Salvianolic acid B (SB) is an active component isolated from Danshen, a traditional Chinese medicine widely used for the treatment of cardiovascular disorders. Previous study suggested that SB might inhibit adhesion as well as aggregation of platelets by a mechanism involving the integrin α2β1. But, the signal cascades in platelets after SB binding are still not clear.
In the present study, a differential proteomic analysis (two-dimensional electrophoresis) was conducted to check the protein expression profiles of rat platelets with or without treatment of SB. Proteins altered in level after SB exposure were identified by MALDI-TOF MS/MS. Treatment of SB caused regulation of 20 proteins such as heat shock-related 70 kDa protein 2 (hsp70), LIM domain protein CLP-36, copine I, peroxiredoxin-2, coronin-1 B and cytoplasmic dynein intermediate chain 2C. The regulation of SB on protein levels was confirmed by Western blotting. The signal cascades network induced by SB after its binding with integrin α2β1 was predicted. To certify the predicted network, binding affinity of SB to integrin α2β1 was checked in vitro and ex vivo in platelets. Furthermore, the effects of SB on protein levels of hsp70, coronin-1B and intracellular levels of Ca(2+) and reactive oxygen species (ROS) were checked with or without pre-treatment of platelets using antibody against integrin α2β1. Electron microscopy study confirmed that SB affected cytoskeleton structure of platelets.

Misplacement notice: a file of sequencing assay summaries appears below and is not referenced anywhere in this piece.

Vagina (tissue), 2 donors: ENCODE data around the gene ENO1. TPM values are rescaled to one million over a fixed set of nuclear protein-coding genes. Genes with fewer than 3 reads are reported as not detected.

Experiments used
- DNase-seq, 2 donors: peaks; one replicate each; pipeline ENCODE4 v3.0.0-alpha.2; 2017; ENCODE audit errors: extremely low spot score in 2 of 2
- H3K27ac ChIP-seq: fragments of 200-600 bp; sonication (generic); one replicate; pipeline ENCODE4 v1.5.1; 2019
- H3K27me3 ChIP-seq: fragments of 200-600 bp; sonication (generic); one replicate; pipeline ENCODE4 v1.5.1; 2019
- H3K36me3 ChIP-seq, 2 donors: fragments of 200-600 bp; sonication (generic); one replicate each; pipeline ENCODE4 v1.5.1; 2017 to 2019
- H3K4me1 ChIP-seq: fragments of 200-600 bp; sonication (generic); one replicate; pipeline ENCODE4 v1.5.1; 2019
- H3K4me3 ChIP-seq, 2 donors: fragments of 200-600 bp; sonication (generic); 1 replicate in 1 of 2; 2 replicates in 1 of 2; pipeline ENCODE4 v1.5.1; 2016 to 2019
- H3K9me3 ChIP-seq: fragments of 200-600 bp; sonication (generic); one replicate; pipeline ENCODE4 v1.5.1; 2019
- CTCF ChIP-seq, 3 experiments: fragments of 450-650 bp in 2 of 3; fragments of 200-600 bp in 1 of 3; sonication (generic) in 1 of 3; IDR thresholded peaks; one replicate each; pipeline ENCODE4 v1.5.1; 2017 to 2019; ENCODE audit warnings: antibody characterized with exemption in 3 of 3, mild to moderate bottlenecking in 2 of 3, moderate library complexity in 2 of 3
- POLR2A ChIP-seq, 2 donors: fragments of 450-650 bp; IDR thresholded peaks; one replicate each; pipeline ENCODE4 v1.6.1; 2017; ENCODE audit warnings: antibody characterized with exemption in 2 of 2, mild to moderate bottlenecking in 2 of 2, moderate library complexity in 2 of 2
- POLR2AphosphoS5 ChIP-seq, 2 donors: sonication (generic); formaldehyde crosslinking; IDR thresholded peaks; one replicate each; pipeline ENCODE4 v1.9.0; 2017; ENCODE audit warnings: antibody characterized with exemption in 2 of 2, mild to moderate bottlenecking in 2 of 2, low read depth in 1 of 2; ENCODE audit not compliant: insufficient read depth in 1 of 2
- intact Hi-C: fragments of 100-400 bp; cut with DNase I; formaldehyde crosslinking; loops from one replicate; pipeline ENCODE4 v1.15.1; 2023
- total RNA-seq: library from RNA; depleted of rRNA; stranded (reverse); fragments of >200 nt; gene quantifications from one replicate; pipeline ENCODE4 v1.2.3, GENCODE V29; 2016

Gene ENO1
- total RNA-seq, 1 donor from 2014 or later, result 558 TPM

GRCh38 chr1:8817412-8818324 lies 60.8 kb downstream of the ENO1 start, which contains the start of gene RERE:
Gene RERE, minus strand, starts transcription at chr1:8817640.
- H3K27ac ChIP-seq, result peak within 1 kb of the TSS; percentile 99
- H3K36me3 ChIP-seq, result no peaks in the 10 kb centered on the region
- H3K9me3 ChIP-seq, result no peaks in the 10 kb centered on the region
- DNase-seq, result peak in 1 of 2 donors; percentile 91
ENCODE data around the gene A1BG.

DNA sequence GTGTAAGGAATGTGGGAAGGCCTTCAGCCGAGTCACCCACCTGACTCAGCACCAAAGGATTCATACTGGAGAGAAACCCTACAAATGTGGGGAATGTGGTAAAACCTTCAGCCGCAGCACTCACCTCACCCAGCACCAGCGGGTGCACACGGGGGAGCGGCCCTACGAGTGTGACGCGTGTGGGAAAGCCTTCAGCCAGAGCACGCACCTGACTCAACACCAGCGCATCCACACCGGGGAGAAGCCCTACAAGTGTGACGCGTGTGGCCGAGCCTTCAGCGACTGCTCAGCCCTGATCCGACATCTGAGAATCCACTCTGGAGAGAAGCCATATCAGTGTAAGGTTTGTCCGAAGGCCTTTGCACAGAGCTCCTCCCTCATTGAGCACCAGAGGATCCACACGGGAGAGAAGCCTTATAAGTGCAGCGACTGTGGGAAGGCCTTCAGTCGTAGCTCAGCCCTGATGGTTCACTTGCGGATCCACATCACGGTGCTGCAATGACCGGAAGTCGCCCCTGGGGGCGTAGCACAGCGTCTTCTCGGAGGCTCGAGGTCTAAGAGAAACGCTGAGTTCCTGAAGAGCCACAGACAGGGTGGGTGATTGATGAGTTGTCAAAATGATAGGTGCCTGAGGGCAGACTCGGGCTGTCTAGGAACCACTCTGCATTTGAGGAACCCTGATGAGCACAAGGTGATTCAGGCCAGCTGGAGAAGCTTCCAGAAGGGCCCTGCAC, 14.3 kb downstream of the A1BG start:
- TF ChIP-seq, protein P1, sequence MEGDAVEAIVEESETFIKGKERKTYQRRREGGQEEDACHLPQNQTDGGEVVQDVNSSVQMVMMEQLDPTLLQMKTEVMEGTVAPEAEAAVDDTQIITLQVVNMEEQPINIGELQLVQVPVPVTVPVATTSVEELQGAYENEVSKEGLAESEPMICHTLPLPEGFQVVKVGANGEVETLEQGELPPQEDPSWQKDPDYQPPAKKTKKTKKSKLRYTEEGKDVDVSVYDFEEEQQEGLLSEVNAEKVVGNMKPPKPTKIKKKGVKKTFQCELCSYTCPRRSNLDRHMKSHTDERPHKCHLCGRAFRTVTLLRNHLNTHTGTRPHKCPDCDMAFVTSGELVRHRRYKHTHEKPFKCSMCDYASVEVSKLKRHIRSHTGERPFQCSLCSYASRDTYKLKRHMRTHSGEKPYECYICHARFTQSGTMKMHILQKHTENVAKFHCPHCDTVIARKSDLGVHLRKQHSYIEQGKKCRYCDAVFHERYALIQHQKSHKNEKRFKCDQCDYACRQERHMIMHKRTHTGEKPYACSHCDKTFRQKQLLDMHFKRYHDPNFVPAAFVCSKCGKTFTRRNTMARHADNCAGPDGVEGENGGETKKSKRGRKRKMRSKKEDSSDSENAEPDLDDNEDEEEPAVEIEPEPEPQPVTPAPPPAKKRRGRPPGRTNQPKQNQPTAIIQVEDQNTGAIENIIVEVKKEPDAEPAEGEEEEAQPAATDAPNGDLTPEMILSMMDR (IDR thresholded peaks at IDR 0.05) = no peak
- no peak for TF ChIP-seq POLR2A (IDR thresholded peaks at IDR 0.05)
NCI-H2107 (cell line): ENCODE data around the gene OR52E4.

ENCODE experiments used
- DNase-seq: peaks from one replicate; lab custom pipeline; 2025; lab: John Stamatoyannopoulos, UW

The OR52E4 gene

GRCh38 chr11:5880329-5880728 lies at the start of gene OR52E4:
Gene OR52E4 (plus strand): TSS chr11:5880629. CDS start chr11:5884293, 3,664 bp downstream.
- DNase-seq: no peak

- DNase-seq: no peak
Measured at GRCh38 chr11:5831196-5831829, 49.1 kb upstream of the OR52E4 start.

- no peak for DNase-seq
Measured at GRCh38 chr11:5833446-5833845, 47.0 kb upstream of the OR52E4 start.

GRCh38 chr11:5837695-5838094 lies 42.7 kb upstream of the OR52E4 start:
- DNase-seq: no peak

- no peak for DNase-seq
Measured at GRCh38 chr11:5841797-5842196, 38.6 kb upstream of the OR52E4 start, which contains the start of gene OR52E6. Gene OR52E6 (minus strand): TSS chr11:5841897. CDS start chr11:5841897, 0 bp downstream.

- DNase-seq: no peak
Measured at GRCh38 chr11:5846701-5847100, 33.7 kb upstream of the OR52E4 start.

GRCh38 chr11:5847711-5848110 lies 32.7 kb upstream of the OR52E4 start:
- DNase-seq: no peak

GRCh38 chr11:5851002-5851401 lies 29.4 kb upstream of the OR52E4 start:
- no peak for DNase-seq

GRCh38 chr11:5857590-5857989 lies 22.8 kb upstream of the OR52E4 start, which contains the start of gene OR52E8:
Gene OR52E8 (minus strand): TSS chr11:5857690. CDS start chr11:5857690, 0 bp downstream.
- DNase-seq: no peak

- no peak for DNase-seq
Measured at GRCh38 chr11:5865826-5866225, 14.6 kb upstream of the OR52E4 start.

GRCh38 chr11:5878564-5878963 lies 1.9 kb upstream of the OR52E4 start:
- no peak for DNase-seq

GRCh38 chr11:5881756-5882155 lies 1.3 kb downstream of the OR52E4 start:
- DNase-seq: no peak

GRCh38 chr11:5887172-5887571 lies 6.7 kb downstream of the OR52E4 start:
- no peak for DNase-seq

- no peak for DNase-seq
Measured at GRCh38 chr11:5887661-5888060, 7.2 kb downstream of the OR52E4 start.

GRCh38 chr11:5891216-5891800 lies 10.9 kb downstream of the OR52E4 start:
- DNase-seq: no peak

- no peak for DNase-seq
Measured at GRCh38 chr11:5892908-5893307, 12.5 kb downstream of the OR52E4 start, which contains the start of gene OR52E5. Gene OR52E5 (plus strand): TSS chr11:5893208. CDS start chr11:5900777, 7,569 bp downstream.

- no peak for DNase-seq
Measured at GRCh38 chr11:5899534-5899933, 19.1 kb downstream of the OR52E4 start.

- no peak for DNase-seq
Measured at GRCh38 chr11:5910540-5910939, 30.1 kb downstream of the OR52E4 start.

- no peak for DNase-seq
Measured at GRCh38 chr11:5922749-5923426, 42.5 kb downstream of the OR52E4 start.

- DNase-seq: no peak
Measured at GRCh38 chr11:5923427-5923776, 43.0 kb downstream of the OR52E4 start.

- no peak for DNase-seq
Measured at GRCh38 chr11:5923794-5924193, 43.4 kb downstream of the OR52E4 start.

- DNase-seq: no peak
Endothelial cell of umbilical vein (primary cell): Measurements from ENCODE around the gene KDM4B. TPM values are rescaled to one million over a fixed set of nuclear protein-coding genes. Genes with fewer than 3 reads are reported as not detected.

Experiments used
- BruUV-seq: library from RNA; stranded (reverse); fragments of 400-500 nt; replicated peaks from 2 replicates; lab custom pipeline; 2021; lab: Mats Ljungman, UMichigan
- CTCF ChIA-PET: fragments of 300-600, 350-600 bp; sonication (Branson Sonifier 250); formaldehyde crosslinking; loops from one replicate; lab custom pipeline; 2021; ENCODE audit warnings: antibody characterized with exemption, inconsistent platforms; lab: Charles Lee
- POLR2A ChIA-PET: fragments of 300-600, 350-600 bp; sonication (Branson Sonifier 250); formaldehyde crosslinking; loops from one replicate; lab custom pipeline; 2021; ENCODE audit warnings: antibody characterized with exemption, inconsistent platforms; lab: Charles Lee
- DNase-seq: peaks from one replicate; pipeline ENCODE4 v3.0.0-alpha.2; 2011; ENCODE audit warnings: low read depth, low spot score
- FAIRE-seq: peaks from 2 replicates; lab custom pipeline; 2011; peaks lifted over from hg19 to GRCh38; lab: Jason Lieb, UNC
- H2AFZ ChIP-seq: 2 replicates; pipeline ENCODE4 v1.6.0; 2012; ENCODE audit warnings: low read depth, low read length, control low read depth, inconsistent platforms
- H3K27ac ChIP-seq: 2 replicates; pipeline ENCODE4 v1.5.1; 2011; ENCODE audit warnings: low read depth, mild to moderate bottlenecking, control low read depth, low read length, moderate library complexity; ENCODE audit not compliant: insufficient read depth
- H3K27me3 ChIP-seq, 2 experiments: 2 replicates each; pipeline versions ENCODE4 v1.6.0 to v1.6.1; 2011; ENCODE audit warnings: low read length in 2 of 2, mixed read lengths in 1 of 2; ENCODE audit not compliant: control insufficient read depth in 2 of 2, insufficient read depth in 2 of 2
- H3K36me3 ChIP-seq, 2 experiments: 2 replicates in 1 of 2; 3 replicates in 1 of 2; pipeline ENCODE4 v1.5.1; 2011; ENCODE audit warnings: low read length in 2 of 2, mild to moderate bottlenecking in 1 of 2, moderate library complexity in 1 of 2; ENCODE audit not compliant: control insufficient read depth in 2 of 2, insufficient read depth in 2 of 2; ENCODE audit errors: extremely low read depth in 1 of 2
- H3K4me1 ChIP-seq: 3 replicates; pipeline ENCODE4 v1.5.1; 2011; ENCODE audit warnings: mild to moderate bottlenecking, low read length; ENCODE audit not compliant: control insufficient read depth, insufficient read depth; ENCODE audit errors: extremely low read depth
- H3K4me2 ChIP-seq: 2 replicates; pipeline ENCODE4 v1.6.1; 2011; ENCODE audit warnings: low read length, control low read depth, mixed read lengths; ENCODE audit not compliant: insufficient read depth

Integrin α2β1 might be one of the direct target proteins of SB in platelets. The signal cascades network of SB after binding with integrin α2β1 might include regulation of intracellular Ca(2+) level, cytoskeleton-related proteins such as coronin-1B and cytoskeleton structure of platelets.
Citation: Ma C, Yao Y, Yue Q-X, Zhou X-W, Yang P-Y, Wu W-Y, et al. (2011) Differential Proteomic Analysis of Platelets Suggested Possible Signal Cascades Network in Platelets Treated with Salvianolic Acid B. PLoS ONE 6(2): e14692. doi:10.1371/journal.pone.0014692
Editor: German Malaga, Universidad Peruana Cayetano Heredia, Peru
Received: June 12, 2010; Accepted: January 25, 2011; Published: February 17, 2011
Copyright: © 2011 Ma et al. This is an open-access article distributed under the terms of the Creative Commons Attribution License, which permits unrestricted use, distribution, and reproduction in any medium, provided the original author and source are credited.